Sunday, 23 June. 2024
Your Key to Palestine
The Palestinian Initiatives for The Promotoion of Global Dialogue and Democracy

As Palestinians bicker over who has sold out and who should step down following the release of the Palestine Papers, another separate but still relevant thought occurred to me the other day as I was crossing the infamous Qalandiya checkpoint on my way home. If there is one constant thread in this insane situation where accusations and conspiracy theories run wild it is that the Israelis have already cemented a system of segregation in place regardless of what scandalous reports or documents are leaked to the public. For Israel, whether the Palestinian leadership is shamed before its people or not is of no concern. For Israel, the Palestinians are right where it wants them.

I'm wondering how many people actually contemplate the many divisions Israel has categorized us under. In the occupied territories, there are the "purebred" Palestinians – those who carry green ID cards and passports (I use this term loosely), who are, for all practical purposes, at the bottom of the food chain. That is, if we exclude the truly unlucky souls isolated in the Gaza Strip. West Bankers must cross Israeli checkpoints even to go from one Palestinian city to the next; they must obtain visas for just about any country they wish to travel to save Jordan and Malaysia. They cannot enter Jerusalem or Israel without an Israeli permit and, if they are unlucky enough to live close to a Jewish settlement, to a bypass road, a military outpost or the separation wall – all Israeli presences in the West Bank – then they are under constant threat of land confiscation or home demolitions.

At Qalandiya checkpoint, for those few West Bankers who do have an Israeli permit to cross into Jerusalem, the line to cross is always long. For one, West Bankers are only allowed to cross from three of the 11 or so checkpoints around Jerusalem and must always do so on foot. This brings us to Class B of Israel's categorization, the Jerusalemites.

Carrying blue ID cards, these are the Palestinians who were included in the national consensus after the 1967 War and after Israel unilaterally annexed occupied east Jerusalem. One rung up from the West Bankers in terms of travel restrictions, Palestinian Jerusalemites must also get down at Qalandiya checkpoint and walk through if they are traveling by public transportation. There are exceptions though for Jerusalemites. Mothers with small children and the elderly are allowed to stay on the bus (West Bankers don't enjoy this luxury). And if they have a car, they can also drive through the inspection (if they have a good hour or so to waste waiting for their turn). Still, Jerusalemites, who have permanent residency in the city but not citizenship, can travel between their city and Ramallah without a permit. They can also travel abroad through Israel's Ben Gurion Airport, another luxury denied to West Bankers, who are forced to cross the Allenby Bridge to Jordan.

Jerusalemites can cross the bridge as well. But again, Israel has made a distinction between them and West Bankers at the crossing too. There are separate entrances for those with West Bank IDs and those with Jerusalem IDs, which makes it a bit tricky when, like myself, one parent is a West Banker while the children are Jerusalemites.

There are even more categories Israel has corralled us into, like Palestinians who live inside of Israel. Israel likes to call them "Israeli-Arabs" a term I reject and resent. These are Palestinians who were somehow able to resist expulsion, massacre and fleeing during the 1948 War and remained after the State of Israel was established. They are Palestinians first, Arabs second. Unlike those who live in the West Bank, their very identity is being challenged on a daily basis with attempts by Israel's establishment to either annihilate it altogether or at least neutralize it and mesh it into an innocuous version of one more minority living in the Jewish state.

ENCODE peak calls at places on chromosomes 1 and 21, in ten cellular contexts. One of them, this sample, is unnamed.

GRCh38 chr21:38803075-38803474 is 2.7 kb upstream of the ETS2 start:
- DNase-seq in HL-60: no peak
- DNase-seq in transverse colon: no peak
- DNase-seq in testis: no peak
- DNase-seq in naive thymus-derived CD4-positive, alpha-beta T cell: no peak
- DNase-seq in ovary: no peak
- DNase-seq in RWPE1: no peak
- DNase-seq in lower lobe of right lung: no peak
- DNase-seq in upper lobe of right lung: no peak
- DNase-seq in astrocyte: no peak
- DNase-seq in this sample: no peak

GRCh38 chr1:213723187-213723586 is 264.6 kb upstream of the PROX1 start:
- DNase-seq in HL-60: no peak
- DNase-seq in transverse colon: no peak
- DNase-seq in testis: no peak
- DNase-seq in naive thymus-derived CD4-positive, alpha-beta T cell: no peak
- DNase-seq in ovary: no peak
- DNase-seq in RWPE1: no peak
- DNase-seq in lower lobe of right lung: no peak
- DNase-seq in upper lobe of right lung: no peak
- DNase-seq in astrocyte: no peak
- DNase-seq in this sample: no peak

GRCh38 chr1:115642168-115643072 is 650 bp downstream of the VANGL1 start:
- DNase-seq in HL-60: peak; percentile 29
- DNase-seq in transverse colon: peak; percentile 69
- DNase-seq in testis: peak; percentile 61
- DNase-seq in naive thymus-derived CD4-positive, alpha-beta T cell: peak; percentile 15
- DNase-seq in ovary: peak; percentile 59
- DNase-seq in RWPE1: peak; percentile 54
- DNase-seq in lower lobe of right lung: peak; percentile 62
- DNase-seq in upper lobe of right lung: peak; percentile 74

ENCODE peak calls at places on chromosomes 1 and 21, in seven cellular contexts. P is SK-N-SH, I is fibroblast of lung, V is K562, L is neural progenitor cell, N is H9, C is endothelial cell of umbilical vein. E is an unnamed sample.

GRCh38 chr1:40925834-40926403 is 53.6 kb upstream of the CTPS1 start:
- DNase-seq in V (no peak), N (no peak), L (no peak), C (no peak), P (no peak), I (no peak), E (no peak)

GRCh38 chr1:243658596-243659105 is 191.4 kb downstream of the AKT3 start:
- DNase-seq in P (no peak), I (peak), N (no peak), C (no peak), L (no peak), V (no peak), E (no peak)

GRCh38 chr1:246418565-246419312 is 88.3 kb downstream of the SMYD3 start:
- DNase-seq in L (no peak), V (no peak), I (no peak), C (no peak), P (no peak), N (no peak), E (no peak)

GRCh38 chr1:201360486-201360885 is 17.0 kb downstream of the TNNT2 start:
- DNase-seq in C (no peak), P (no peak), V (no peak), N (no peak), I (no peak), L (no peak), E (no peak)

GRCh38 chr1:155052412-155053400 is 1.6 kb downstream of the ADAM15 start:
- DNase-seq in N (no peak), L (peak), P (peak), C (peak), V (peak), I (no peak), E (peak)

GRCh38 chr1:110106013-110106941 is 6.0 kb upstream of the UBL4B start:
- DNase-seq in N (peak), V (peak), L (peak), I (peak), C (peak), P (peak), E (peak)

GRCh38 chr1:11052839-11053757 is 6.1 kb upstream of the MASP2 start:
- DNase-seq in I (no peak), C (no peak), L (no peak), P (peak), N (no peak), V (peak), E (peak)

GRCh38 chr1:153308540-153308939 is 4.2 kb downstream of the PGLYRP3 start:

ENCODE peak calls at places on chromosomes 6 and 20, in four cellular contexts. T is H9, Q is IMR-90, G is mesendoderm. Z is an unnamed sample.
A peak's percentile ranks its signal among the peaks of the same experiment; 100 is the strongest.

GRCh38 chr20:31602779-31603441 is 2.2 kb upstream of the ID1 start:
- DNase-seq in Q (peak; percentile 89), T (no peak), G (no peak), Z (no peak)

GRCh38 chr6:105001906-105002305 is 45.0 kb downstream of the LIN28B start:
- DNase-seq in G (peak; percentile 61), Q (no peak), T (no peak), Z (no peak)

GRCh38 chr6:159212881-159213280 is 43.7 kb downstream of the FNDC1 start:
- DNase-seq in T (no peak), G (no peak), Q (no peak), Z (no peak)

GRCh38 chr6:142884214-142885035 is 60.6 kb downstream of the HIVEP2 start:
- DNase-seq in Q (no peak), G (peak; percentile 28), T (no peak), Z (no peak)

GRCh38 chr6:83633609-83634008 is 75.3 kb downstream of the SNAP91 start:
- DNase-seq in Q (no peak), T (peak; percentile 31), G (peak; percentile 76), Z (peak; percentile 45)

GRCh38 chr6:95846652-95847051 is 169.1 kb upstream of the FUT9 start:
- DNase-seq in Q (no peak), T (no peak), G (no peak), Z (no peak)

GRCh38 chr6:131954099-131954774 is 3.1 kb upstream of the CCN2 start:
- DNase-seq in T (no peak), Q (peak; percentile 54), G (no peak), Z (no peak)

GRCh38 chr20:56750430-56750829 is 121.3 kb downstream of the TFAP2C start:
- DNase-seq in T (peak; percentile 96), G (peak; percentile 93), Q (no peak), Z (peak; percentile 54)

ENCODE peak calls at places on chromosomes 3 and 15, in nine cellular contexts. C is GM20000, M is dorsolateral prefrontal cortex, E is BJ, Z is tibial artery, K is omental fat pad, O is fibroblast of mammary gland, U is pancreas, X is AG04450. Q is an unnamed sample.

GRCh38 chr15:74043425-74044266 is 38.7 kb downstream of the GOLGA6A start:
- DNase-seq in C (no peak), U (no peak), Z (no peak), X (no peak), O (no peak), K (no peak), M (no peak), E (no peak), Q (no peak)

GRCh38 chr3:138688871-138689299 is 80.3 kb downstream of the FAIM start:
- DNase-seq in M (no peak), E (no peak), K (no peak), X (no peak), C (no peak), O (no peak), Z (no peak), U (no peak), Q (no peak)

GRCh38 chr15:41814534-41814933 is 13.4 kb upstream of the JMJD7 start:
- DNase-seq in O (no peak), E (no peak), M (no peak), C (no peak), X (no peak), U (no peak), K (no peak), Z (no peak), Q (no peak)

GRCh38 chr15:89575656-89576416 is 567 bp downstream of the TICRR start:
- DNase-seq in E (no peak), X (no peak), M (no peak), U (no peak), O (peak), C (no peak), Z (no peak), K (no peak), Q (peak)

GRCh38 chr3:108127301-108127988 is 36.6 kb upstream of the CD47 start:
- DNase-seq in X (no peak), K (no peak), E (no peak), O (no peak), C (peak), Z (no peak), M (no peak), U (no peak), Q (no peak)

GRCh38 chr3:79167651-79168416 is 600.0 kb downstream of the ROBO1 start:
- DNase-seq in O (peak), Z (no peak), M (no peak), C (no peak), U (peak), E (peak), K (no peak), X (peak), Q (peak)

In any case, let's not forget another category Israel created and enforced upon us with a vengeance, that of Palestinian refugees. This category, perhaps the most painful, has been an open wound for all Palestinians since the creation of the problem after the 1948 war. Although over 60 years have passed since then and refugees have made their homes (however bleak) in camps throughout the Arab world or elsewhere, most will still stubbornly hold on to this classification when asked. Not because they are so pleased with being called refugees but the relinquishing of the title means the relinquishing of the right to return, which they are not willing to do.

It is almost amazing that such a small nation – in all, the Palestinians everywhere comprise approximately 10 million people – could be dissected and divided into so many groups. But again, Israel knows what it's doing. Enforcing a different set of rules for each category is one method to conquer and divide – it is much easier to oppress sub-groups than one united and cohesive people.

And here lies the crux. Palestinians themselves must not be sucked into this evil scheme. If anything is to be learned from the now infamous Palestine Papers it is that Israel is succeeding brilliantly in its grand plan of turning us against ourselves. We see no rebuttal from Israeli leaders to the information from the leaked documents. They don't care. They are happy with the status quo. And, unlike us, they are united and unrelenting in their Zionist dream of a Jewish state for the Jewish people. We can actually learn quite a bit from them.

Joharah Baker is a Writer for the Media and Information Department at the Palestinian Initiative for the Promotion of Global Dialogue and Democracy (MIFTAH). She can be contacted at mid@miftah.org.

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